Mound D is the second largest mound on site after the Temple Mound. It is 20 feet high and 100 feet in diameter. The mound was constructed to bury a very importatnt leader alomg with sacrificed servants, trophy skulls, wives and sevants. This is one of the largest and most elaborate burial mounds in the southeastern United States. Radiocarbon dating show the mound was constructed around 30 AD.

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    Mound C

    by Basaic Written Oct 23, 2009

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    Mound C

    Mound C is located north of Temple Mound at the same distance as Mound B. It is speculated that Mound C consists of sweepings from Temple Mound. The lack of developed sod lines shows the mound was built in a continuous operation not all at once.

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    Mound B

    by Basaic Written Oct 23, 2009

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    Mound B Area

    Mound B is also a very interesting mound and it poses more questions than answers. This mound is due south of Temple Mound and had a series of posts from 24 to 30 inches in diameter that could be raised one at a time. Archeologists have speculated the mound was used as a game field or for additional religious ceremonies. Artifacts from all periods were found in and around the mound. There is an informative sign about the mound; but the mound itself was difficult for my sister and I to spot.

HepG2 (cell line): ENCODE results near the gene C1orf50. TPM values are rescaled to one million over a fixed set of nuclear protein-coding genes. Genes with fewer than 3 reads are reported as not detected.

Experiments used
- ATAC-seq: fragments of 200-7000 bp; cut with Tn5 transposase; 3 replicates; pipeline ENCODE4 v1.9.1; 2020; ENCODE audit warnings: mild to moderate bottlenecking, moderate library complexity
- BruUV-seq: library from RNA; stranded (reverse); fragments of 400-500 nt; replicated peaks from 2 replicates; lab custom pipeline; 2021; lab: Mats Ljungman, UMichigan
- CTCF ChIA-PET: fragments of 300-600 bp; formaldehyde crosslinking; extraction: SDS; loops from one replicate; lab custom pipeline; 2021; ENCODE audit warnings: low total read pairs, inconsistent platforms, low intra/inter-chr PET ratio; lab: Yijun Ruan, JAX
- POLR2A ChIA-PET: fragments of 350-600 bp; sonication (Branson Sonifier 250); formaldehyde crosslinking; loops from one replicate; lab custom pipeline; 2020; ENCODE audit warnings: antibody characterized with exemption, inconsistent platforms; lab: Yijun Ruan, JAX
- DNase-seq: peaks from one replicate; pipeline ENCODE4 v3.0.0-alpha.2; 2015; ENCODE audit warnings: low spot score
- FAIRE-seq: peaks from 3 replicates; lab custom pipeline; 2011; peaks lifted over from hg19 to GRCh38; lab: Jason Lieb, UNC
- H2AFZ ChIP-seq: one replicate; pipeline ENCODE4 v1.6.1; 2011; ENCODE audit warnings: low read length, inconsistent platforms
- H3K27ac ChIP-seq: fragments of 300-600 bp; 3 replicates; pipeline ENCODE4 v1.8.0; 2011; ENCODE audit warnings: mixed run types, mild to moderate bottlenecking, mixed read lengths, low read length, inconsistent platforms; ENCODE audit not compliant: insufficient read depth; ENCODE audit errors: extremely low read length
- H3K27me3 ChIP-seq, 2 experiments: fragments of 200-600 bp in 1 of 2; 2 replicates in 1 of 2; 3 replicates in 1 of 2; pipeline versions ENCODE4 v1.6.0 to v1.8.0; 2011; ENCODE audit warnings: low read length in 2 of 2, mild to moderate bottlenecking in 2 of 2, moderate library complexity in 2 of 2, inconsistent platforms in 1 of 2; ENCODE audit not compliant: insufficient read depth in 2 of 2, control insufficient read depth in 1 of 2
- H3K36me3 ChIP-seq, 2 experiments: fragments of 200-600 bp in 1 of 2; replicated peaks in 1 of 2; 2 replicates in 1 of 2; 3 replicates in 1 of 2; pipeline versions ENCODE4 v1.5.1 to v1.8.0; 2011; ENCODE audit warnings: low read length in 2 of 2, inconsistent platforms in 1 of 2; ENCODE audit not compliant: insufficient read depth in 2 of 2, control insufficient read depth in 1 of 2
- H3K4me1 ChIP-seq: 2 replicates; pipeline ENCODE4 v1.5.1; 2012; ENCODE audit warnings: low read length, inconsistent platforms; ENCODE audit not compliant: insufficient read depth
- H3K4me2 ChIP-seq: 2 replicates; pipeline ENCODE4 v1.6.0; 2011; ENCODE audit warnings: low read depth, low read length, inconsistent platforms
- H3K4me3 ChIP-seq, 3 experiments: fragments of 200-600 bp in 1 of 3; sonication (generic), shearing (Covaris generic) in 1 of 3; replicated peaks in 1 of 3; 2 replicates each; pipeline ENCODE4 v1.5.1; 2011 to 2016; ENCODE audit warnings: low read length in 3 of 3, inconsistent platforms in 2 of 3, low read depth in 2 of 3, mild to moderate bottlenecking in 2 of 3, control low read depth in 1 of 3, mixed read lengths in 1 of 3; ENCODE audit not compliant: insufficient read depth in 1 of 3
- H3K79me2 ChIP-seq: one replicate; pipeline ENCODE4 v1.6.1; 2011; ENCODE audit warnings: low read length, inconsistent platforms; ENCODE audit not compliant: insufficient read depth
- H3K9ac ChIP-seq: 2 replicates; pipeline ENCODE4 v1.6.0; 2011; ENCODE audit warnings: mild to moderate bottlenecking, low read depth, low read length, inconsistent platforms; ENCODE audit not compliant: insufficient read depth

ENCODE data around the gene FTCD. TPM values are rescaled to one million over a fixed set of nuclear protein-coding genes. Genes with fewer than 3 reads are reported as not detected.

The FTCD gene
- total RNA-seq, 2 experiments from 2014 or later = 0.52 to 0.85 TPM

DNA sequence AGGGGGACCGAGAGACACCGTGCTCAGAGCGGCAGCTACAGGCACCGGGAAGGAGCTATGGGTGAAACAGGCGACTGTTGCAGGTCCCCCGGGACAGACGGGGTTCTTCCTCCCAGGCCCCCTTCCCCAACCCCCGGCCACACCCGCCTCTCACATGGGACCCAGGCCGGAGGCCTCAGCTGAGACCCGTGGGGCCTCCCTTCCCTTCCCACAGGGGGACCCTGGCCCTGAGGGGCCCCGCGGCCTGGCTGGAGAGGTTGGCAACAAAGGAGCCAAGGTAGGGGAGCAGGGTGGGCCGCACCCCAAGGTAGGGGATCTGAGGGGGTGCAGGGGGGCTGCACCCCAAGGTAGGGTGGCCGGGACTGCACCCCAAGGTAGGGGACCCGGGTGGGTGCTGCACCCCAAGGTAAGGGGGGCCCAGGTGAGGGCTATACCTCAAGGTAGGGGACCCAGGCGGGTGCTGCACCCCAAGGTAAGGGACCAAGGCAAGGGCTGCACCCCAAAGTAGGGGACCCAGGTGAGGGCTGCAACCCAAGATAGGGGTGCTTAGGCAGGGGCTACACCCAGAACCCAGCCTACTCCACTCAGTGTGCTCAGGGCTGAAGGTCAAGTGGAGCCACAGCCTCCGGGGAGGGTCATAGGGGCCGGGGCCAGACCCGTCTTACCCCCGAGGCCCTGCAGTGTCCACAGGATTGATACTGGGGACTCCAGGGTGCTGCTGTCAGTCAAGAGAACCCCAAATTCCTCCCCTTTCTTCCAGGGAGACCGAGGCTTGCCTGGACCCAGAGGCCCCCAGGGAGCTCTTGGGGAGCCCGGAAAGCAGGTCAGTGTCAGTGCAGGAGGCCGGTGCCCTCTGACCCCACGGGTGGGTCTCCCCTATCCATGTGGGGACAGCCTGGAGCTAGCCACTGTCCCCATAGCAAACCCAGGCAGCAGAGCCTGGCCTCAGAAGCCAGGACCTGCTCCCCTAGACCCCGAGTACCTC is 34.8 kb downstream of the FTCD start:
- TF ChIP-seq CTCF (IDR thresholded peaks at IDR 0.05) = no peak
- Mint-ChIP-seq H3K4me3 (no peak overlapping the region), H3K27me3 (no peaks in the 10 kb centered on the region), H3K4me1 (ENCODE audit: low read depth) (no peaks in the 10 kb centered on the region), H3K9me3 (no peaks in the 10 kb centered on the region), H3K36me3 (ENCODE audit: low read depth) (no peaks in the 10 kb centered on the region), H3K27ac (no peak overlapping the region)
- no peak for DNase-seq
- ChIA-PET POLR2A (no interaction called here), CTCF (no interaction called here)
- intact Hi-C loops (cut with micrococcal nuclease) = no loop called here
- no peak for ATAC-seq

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    Temple Mound

    by Basaic Written Oct 23, 2009

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    Temple Mound
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    The most obvious mound in the park is the large one called Temple Mound. This was used for religious ceremonies. It has a good view of the plaza where most of the approximately 1500 to 2000 inhabitants lived and the rest of the settlement. Temple Mound was built about 700 years ago, is 56 feet high and measures 200 by 325 feet at the base. It is estimated that it took over 2 million baskets loads holding 1 cubic foot of earth to build the mound. Archeological evidence indicates this was a major settlement in North America from around 200 BC to 1300 AD.